Tip #2: Cultivate question thinking

actively translating statements into questions not only helps sharpen problem statements, but also evokes more personal responsibility for the problems and moves participants to take more active next steps in the pursuit of answers.

Tip #3: Track your Q/A ratio

Disruptive innovators consistently displayed a high Q/A ratio, where questions (Q) not only outnumbered answers (A) in a typical interaction, but good questions generated greater value than good answers.

Tip #4: Keep a question-centered notebook

To generate an even richer repository of questions, take time to capture your questions regularly. Richard Branson does this in notebooks “full of questions.”


Skill #3: Observing

Observation is the big game changer in our company.” —Scott Cook, founder, Intuit

Observation has the power to transform companies and industries. As Cook told us, “Basic observation is the big game changer in our company.” Effective observation requires putting yourself in new environments. It involves watching customers to see what products and services they hire to help them do their jobs. It involves looking for workarounds—partial or incomplete solutions—that customers use to do those jobs. And it involves looking for surprises or anomalies that might provide surprising insights.

Tip #1: Observe customers

Hone your observing skills by scheduling regular observation excursions to carefully watch how certain customers experience your product or service.

Observe real people in real-life situations. Try to grasp what they like and hate. Search for things that make life easier or more difficult for them.

Tip #2: Observe companies

Pick a company to observe and follow. Maybe it is a company you admire, such as Apple, Google, or Virgin. It could be a startup with an innovative business model or disruptive technology. Or it could be a particularly tough, innovative competitor. Treat the company as you would a business-school case. Find out everything you can about what the company does and how it does it.

Tip #3: Observe whatever strikes your fancy

Set aside ten minutes each day to simply observe something intensively. Take careful notes about your observations. Then try to figure out how what you are seeing might lead to a new strategy, product, service, or production process. When you are out and about watching the world, jot down your key observations and thoughts on a notepad, and review your notes later, after a little time has passed.

Tip #4: Observe with all your senses

As you observe customers, companies, or whatever, actively engage more than one sense (see, smell, hear, touch, taste). One structured way to do this is through Dialogue in the Dark (a practice developed by Andreas Heinecke) and Dialogue in Silence (a practice developed by Heinecke and his wife, Orna Cohen). In these tours by visually or hearing-impaired guides, guests experience darkened or silent environments (ranging from permanent exhibitions to restaurants located throughout the world) and enter a completely different world of either darkness or silence. A less structured approach to engaging your senses is to simply and intentionally become aware of your wider range of senses.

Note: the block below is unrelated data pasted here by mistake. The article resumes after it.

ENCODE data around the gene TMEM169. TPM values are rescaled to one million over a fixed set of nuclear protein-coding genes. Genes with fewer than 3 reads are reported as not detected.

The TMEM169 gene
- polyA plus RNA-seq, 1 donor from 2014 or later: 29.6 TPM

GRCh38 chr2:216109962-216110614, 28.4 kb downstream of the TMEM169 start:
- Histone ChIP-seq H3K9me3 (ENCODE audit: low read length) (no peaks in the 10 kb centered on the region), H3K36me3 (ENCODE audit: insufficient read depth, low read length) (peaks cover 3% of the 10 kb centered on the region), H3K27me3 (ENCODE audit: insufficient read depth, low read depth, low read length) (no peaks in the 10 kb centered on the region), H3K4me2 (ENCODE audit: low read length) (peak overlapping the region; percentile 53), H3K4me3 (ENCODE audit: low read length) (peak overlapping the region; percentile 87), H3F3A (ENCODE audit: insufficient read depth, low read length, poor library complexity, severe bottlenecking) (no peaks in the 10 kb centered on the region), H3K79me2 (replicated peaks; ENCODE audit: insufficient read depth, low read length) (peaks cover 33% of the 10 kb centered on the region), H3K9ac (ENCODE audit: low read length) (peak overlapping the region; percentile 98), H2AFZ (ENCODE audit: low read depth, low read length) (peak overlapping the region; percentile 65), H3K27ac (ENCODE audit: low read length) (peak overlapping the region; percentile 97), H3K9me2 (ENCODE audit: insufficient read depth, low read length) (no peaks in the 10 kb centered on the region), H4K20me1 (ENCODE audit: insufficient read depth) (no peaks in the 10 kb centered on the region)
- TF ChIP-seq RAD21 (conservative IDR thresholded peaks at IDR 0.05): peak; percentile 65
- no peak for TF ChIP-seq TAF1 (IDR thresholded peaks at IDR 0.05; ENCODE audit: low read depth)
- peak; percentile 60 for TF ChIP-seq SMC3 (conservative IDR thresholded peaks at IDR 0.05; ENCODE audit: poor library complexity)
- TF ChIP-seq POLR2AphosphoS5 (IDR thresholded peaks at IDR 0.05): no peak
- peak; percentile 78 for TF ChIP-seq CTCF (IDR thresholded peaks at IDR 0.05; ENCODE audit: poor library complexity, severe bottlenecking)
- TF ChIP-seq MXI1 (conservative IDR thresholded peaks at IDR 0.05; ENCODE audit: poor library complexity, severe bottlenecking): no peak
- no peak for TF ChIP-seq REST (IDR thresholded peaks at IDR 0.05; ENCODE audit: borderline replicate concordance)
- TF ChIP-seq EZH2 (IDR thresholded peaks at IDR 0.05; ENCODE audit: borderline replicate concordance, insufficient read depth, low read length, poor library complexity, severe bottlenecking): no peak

Skill #4: Networking

What a person thinks on his own, without being stimulated by the thoughts and experiences of other people, is even in the best case rather paltry and monotonous.” —Albert Einstein

Networking is most likely to spark innovative ideas when you initiate conversations with folks in different social networks. This means talking to people from different business functions, companies, industries, countries, ethnic groups, socioeconomic groups, age groups (eighteen-year-olds and eighty-year-olds), political groups, and religions. Diversity of network breeds diversity of ideas. Attending idea conferences such as TED can be a way to jump-start the diversity of your network. Moreover, when facing a particular problem, ask yourself, “Who else has faced a problem like this before?” and try to talk to those folks.

Tip #1: Expand the diversity of your network

List the top-ten people you would typically talk with if you were trying to get or refine a new idea. Go ahead. Make the list right now. How many of those people have a background or perspective that is likely to be very different from yours?

Tip #2: Start a “mealtime networking” plan

Plan to have a meal with someone from a different background at least once each week.

Tip #3: Plan to attend at least two conferences in the next year

Select one conference that is on a topic related to your area of expertise and one conference on a topic that isn’t. Make an effort to meet new people and get to know what problems and issues they are facing; ask for their ideas and perspectives on problems and issues you are wrestling with.

Tip #4: Start a creative community